Kaspar was hardly the most promising of recruits. When he was taken to the Nuremberg police and imprisoned by them as a vagrant, he spent his time either sleeping or sitting on the floor staring into space.
In this state he was a fascinating exhibit for the sightseers who came in their hundreds to gawp at him in his prison cell. To them Kaspar was a curiosity more compelling than any animal in the town zoo.
Certain more humane councillors of Nuremberg were offended by this, and decided in July 1828 that the boy should be properly cared for and educated: only in this way, they felt, could anything definite be learned about him.
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Posted in Adventure, Exploration, Historical articles, History, Mystery on Saturday, 15 March 2014
This edited article about the Matto Grosso mystery first appeared in Look and Learn issue number 590 published on 5 May 1973.
Colonel Percy Fawcett being worshipped as a white prince deep in the Matto Grosso by Oliver Frey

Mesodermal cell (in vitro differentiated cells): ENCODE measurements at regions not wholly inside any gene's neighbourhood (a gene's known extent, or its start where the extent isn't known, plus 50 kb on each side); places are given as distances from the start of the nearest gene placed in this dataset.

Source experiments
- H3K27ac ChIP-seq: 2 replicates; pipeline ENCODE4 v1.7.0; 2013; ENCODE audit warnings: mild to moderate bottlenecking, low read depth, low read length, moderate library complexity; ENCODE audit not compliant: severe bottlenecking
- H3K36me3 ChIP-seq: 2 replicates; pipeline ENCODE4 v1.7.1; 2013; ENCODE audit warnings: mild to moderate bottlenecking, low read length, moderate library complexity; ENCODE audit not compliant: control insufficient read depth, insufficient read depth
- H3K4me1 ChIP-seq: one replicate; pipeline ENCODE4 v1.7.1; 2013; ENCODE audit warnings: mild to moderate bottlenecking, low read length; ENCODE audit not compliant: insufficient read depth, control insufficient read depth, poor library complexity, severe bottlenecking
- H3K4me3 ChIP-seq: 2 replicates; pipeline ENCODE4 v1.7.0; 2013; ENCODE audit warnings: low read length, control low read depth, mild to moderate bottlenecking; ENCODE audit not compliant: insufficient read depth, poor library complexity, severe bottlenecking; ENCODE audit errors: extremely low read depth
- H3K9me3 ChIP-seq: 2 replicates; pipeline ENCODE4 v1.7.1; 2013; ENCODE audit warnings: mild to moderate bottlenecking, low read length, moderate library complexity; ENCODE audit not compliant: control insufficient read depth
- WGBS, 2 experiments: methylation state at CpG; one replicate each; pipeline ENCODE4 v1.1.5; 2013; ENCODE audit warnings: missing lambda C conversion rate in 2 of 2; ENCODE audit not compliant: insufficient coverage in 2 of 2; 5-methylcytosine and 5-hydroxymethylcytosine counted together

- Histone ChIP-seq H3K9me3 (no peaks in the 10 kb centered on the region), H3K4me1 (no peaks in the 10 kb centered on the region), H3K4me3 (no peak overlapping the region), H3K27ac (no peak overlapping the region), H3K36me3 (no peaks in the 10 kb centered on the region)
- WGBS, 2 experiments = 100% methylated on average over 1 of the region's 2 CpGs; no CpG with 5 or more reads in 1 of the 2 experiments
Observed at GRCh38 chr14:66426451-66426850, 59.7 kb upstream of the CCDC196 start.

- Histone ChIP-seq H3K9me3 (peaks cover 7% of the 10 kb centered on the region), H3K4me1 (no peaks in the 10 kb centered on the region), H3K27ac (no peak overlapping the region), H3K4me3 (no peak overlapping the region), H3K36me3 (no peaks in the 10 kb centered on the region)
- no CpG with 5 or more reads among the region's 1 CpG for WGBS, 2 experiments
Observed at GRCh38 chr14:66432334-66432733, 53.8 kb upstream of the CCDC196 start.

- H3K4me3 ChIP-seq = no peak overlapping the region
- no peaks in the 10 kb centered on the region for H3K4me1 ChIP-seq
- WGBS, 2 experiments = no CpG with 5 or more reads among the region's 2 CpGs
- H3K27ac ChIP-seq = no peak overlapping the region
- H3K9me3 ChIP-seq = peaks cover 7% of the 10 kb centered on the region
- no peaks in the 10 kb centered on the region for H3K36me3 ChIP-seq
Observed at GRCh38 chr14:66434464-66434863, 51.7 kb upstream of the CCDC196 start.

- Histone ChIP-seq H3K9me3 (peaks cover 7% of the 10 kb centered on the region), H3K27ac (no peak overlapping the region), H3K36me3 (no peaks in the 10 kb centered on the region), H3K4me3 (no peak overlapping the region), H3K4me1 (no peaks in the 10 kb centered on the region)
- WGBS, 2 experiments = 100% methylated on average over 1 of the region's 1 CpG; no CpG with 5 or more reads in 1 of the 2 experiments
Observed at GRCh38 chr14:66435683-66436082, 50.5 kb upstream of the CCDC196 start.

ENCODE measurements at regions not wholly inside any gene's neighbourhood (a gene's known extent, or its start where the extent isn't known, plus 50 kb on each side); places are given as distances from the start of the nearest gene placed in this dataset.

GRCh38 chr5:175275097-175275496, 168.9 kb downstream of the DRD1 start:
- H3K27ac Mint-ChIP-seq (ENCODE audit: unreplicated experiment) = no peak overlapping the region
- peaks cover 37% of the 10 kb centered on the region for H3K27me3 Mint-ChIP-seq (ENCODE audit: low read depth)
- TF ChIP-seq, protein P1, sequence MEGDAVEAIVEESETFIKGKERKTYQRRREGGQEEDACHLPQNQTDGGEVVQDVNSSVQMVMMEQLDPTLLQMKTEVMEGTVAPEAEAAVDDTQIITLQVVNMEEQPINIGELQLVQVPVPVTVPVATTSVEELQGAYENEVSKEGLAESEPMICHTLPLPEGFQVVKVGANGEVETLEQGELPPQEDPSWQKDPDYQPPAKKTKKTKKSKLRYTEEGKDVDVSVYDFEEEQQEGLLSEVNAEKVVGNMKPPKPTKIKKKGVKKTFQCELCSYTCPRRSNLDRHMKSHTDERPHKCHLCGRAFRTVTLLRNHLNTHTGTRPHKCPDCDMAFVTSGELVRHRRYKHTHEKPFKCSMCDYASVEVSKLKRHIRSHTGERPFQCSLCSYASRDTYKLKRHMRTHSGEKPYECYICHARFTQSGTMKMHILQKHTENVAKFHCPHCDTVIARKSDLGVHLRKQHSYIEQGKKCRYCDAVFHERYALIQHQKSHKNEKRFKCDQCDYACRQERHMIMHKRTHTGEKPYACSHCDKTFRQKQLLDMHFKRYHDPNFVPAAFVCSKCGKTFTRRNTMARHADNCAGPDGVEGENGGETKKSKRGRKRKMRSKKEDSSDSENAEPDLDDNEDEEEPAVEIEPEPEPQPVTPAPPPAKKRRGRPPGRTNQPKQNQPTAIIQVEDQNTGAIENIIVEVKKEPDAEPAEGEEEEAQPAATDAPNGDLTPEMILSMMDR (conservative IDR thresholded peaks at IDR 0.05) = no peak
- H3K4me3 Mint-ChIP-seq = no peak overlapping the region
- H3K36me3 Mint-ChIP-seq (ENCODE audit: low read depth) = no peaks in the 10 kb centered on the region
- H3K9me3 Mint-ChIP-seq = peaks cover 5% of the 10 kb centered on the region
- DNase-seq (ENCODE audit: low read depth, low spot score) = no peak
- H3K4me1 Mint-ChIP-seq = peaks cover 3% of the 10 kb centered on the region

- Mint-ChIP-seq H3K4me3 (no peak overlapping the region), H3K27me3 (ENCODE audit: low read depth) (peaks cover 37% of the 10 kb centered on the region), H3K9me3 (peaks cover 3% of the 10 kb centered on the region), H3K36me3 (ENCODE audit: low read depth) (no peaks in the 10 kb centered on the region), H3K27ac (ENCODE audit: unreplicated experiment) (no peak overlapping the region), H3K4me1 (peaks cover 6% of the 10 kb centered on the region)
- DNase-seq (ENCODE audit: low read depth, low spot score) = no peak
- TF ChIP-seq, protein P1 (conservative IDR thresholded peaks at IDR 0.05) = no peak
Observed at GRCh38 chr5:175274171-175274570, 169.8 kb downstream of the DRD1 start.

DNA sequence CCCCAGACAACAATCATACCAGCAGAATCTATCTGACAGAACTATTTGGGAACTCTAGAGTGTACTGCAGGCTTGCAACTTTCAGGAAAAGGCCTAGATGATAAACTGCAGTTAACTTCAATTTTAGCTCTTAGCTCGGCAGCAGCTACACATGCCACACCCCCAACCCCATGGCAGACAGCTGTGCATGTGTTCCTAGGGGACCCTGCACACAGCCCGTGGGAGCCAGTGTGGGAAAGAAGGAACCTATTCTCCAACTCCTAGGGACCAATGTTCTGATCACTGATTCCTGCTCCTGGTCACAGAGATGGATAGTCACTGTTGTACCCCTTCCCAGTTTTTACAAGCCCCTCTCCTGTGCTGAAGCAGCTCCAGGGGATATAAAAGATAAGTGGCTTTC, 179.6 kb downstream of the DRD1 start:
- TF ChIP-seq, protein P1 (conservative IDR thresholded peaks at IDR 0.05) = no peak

Everybody wanted to go. The fact that Commander George Dyott, a seasoned explorer, was planning a new expedition seemed to have taken America by storm. From doctors, actors, prize fighters and steeplejacks, the applications poured in. One would-be explorer even wrote hopefully from prison.
What was the reason for the excitement? It was simply that the news had got out that Dyott had sworn to solve the great mystery of the 1920s. He was going to Brazil to find out, once and for all, what had happened to Colonel Fawcett.
Fifty years ago, the name of Percy Harrison Fawcett was a household word. He was a legendary figure who fully justified the sensational stories newspapers were always printing about him. A one-time regular officer in the British army, he had become fascinated by South America. Between 1906 and the outbreak of World War I he had taken part in no less than five expeditions up the Amazon and into unknown parts of Bolivia and Brazil.
Huge, tireless, proof against any tropical disease, he always found it difficult to find companions who were tough enough to keep up the heart-stopping cross country pace that was Fawcett’s idea of a gentle ramble.
“What was Fawcett going to do next?” people had always asked. And it had been a good question, for the colonel was no ordinary man. Quite apart from his physical strength, he was exceptionally talented in other ways. He was a good enough artist to be shown at London’s Royal Academy, a navigator, a linguist, and a boat builder. Looking back on him today, he seems to have had only one flaw: he would believe almost anything.